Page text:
Introducing Goal-Setting Conferences at OJCS

[General Note: It still feels awkward pivoting towards “normal” school conversations when the situation in Israel rages on and we are all still carrying varying degrees of anxiety, pain and sadness about what has happened and what still may be yet to come.  However, part of how we create psychological safety is by carrying forward with as much normalcy as feels appropriate and respectful.  And so it is in that spirit that I share framing thoughts about this year’s inaugural “Goal-Setting Conferences”.]

[OJCS Parent Note: Yes, you got a much more detailed version of this via email earlier this week.  Feel free to read this edited version for additional clarity…or…please read this edited version if you feel asleep halfway through the email.]

In June of last year, I blogged out the rationale for us shifting from “trimester” to “semester” and in that post, I shared the following:
We love the idea of bringing parents (and possibly students) together in late October-early November to share the goal-setting that we have done with our students.  It is a great opportunity to strengthen and clarify the school-family partnership, to personalize the learning, to build in student accountability and to set students up for success.
And so we shall.
One of the “7 Habits” that anchors a lot of the work in our school is “Begin with the End in Mind” and one of our North Stars is “We Own Our Learning”.  There is a lot of research about the importance of students of all ages learning how to set goals and learning how to create plans to achieve those goals.  Here is an article from this past January that I think frames it well.  One takeaway from the article is that,
Students are people too, and like all people, they benefit from having goals. Learning goals, much like life goals, can help students in a number of ways.
Here is a brief summary of those ways:
  • They help students stay focused.
  • They help students measure their progress.
  • They help make students accountable for their learning.
  • They help to motivate students.
Another article on goal-setting that I really like adds a few more critical points about the benefits of goal-setting on students of all ages:
  • Set a clear path to success.
  • Learn time management and preparedness.
  • Boost self-confidence.
  • Provide challenges.
For all these reasons and more we believe that the time we are spending teaching our children – again, I keep emphasizing at every grade-level because this can be, and is, for students of every grade – what “goals” are, how to set them and make a plan for success, how to measure progress, how to reflect on the learning journey, etc..  It is time well-invested to set our children up to not only do their best in school, but in life.  As parents will see, goals are not only limited to academics, but to all aspects of schooling (art, music, PE, etc.) and life (friendships, self-control, positive mindset, etc.).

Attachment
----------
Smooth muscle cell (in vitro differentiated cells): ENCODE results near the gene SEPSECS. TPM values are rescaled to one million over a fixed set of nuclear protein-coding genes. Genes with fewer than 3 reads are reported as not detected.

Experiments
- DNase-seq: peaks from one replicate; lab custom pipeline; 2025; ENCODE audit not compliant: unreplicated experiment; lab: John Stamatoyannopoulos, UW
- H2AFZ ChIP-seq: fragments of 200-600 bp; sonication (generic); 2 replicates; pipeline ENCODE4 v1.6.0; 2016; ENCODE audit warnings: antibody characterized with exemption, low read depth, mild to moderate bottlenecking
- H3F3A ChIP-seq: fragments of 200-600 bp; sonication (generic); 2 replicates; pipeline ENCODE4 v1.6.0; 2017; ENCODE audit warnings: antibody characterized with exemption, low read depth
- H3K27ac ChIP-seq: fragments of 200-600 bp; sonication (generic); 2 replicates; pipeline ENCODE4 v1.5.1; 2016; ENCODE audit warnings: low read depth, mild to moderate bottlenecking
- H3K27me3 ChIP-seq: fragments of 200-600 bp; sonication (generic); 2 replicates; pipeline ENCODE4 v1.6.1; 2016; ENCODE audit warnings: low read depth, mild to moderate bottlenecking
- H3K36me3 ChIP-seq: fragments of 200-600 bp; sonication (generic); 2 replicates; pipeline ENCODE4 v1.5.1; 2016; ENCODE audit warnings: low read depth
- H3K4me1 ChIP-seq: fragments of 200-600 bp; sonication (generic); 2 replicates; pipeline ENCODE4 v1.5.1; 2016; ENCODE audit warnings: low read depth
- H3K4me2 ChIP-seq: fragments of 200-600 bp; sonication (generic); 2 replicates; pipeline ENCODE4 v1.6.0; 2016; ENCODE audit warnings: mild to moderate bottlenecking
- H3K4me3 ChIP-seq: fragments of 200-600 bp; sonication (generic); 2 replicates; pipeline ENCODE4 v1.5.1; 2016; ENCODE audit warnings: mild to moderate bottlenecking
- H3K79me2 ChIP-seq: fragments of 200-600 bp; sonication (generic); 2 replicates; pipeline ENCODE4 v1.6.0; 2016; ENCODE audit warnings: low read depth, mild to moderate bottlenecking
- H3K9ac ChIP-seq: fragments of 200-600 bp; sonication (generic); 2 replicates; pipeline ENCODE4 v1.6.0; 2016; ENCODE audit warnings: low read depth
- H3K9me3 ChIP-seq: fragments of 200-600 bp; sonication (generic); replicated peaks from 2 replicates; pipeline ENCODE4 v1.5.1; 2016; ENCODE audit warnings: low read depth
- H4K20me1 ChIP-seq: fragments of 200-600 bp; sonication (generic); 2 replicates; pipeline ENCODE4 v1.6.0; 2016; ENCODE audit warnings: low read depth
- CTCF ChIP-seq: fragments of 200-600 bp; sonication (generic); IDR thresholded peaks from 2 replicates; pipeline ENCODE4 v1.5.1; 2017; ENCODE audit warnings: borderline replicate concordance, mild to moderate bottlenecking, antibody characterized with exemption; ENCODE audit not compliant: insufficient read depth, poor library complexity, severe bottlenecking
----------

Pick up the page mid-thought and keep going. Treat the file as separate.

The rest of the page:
Things are already happening and things are set to launch.  Teachers have already begun teaching in developmentally appropriate ways what “goals” are, why they work and how to use them.  Teachers have also begun meeting individually with students to set goals for this year.  Parents are receiving information from teachers with more details about how all of this is working at different children’s grade-levels, and how parents can also contribute by both discussing goals at home and by coming to “Goal-Setting Conferences” with goals that they have for their children.
This pilot is strongly encouraging that parents bring children to school for these conferences.  We’ve finessed the timing and the team nature to allow this to be comfortable and doable at each grade-level.  We will have teachers and support on-site so that parents have a supervised landing slot for siblings.  We also understand that there could be conversations that a parent would prefer to have without their child present and thereto, the supervised locations can come into service.  We additionally understand that virtual conferences were helpful for some families and will continue to offer them, although hoping they will be restricted to just those who could not otherwise participate.  (And even there we encourage student participation.)
We are very much looking forward to this parent engagement opportunity.  Now, more than ever, we feel the value of the strength of our community.  We are partners with parents on the journey of children’s lives while at OJCS and we feel the weight and the joy of that now, more than ever.

Author: Jon Mitzmacher

Dr. Jon Mitzmacher is the Head of the Ottawa Jewish Community School. Jon is studying to be a rabbi at the Academy for Jewish Religion and is on the faculty of the Day School Leadership Training Institute (DSLTI) as a mentor. He was most recently the VP of Innovation for Prizmah: Center for Jewish Day Schools.  He is the former Executive Director of the Schechter Day School Network.  He is also the former head of the Martin J. Gottlieb Day School, a K-8 Solomon Schechter, located in Jacksonville, FL, and part of the Jacksonville Jewish Center.  He was the founding head of the Solomon Schechter Day School of Las Vegas.  Jon has worked in all aspects of Jewish Education from camping to congregations and everything in between.